Reducing Emissions from Deforestation: global mechanisms, conservation and livelihoods

UNEP World Conservation Monitoring Centre (UNEP-WCMC) (2004)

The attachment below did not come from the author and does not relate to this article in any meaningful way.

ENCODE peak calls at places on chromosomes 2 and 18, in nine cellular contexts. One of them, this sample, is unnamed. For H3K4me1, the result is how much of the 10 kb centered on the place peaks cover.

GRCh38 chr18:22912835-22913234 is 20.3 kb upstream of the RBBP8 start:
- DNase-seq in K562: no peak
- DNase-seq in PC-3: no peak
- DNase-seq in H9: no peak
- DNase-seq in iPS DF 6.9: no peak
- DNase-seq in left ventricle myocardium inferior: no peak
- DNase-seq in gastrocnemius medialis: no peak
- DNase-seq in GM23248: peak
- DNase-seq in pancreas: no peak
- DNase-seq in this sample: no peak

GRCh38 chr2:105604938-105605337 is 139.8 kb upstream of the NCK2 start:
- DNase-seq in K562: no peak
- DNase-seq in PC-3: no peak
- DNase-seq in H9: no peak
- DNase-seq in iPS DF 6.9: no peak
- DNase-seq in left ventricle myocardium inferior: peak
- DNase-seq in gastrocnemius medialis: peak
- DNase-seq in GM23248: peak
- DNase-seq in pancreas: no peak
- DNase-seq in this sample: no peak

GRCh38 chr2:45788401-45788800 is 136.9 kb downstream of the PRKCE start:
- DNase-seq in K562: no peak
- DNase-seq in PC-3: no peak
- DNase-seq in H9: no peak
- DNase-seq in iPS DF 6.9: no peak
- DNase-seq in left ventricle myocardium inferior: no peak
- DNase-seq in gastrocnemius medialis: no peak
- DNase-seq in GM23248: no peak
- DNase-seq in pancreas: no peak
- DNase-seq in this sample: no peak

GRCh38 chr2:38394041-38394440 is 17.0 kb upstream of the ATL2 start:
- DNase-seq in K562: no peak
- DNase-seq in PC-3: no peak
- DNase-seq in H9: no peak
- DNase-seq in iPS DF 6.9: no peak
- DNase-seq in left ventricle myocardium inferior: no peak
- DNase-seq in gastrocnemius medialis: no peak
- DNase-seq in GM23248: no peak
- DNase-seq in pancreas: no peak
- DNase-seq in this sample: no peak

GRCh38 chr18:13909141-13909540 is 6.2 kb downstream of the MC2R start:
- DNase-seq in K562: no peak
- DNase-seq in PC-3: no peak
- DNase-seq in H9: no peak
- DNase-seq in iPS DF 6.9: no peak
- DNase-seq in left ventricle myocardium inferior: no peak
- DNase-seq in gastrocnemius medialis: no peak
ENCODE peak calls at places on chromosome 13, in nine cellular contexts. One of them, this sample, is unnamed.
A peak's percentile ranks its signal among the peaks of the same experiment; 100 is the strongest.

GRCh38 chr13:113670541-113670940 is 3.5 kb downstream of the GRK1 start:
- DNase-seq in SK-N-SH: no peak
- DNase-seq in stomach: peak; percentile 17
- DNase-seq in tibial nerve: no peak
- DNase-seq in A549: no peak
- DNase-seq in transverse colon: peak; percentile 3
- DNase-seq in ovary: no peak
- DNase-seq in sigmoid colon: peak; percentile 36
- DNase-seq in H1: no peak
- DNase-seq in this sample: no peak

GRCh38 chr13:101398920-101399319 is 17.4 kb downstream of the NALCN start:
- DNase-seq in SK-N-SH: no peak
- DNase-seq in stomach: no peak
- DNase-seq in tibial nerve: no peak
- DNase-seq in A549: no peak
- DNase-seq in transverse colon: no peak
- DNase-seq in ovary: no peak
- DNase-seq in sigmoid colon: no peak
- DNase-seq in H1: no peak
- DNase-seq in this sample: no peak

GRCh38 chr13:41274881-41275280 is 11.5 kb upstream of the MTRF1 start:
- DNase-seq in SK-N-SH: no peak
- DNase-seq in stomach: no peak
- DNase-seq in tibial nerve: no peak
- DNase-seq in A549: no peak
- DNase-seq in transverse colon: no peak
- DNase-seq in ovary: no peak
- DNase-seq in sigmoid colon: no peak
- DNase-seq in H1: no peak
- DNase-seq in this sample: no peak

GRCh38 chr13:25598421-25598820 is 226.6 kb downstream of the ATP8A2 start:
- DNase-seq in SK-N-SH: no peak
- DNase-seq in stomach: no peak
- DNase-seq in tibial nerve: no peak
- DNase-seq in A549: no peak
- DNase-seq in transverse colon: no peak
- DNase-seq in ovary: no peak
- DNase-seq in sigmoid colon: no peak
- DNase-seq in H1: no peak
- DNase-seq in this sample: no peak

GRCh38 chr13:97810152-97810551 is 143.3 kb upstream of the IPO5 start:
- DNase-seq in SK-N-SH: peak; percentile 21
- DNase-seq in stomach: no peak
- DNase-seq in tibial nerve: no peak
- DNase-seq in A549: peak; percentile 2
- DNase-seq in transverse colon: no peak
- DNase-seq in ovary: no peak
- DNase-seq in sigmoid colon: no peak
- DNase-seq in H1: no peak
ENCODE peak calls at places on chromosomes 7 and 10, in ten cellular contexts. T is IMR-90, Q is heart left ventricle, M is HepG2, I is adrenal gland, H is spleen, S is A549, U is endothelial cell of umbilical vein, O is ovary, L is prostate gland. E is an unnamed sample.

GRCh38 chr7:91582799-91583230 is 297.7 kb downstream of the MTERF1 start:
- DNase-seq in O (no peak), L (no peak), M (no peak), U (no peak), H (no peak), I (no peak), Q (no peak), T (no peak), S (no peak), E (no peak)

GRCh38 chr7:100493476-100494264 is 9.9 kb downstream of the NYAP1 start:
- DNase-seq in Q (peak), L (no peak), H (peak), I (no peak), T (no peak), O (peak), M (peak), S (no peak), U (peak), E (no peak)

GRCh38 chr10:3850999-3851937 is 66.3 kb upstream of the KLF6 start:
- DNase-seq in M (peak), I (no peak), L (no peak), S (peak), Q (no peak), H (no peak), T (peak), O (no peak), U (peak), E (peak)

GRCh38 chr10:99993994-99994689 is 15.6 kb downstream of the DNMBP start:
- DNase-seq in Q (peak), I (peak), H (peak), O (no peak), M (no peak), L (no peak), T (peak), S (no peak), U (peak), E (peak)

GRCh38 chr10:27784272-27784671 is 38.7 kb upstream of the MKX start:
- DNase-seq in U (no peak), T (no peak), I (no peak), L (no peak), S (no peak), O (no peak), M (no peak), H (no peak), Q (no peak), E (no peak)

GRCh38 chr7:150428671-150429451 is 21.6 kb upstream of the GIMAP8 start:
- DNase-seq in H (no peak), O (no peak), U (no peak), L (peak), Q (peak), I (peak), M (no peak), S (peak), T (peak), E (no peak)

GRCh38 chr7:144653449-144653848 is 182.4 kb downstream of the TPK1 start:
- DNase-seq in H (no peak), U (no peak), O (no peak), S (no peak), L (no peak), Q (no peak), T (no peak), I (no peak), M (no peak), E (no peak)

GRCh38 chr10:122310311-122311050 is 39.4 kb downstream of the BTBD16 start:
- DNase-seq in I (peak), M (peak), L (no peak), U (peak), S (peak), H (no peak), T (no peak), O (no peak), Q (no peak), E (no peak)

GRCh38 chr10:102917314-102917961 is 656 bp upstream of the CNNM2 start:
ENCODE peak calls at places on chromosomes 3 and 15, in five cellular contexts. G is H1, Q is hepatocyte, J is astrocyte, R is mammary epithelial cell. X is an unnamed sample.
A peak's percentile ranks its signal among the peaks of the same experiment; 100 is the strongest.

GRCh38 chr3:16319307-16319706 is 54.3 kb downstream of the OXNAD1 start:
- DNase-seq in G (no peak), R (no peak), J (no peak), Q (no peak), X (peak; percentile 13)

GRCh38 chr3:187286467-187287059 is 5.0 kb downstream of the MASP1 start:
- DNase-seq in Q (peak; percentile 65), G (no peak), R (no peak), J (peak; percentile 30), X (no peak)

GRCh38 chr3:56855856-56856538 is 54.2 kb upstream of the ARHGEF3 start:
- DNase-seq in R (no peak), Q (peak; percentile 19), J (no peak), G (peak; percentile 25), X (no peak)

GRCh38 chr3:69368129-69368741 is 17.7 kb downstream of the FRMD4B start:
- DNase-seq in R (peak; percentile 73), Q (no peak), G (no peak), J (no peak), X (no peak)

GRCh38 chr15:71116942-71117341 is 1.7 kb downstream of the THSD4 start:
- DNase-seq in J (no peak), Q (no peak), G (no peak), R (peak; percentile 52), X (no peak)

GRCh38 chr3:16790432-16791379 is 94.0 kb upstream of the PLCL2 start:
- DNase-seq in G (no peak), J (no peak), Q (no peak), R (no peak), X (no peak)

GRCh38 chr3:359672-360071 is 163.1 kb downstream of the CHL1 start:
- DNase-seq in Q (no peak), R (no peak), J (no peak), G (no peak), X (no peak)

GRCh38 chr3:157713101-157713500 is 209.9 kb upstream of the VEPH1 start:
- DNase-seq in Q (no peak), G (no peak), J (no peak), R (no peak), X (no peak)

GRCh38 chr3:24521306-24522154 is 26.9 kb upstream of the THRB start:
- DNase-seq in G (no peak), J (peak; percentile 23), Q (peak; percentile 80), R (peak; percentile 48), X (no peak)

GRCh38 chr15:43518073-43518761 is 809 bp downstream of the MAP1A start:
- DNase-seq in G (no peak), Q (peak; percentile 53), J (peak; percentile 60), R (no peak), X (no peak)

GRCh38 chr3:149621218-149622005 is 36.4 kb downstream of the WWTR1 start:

This review examines the impacts of reactive nitrogen on the environment, human health and economies from local to global scales. About 40% of the human population depends upon food production made possible by synthetic nitrogen fertilizers. Combustion of fossil fuels adds more reactive nitrogen to air, water and soil. This distortion of the global nitrogen cycle, while raising agricultural yields, causes degradation of water and air quality, biodiversity, ecosystem services and human health. Meanwhile, reactive nitrogen deficiencies on farmland in many developing countries continue to create economic and health hardships, and accelerate land degradation. This review is intended to assist all stakeholders in understanding and assessing these challenges, and sets out the sources and impacts of reactive nitrogen and current trends in use and emissions. Case studies show the need to integrate scientific understanding and strengthen existing policies addressing the various impacts of reactive nitrogen. Recommendations are made on the assessment, monitoring, information sharing and collaboration required at different geographical scales, and across disciplines and jurisdictions, to develop and implement coherent and effective policies to address nitrogen excess and deficiency.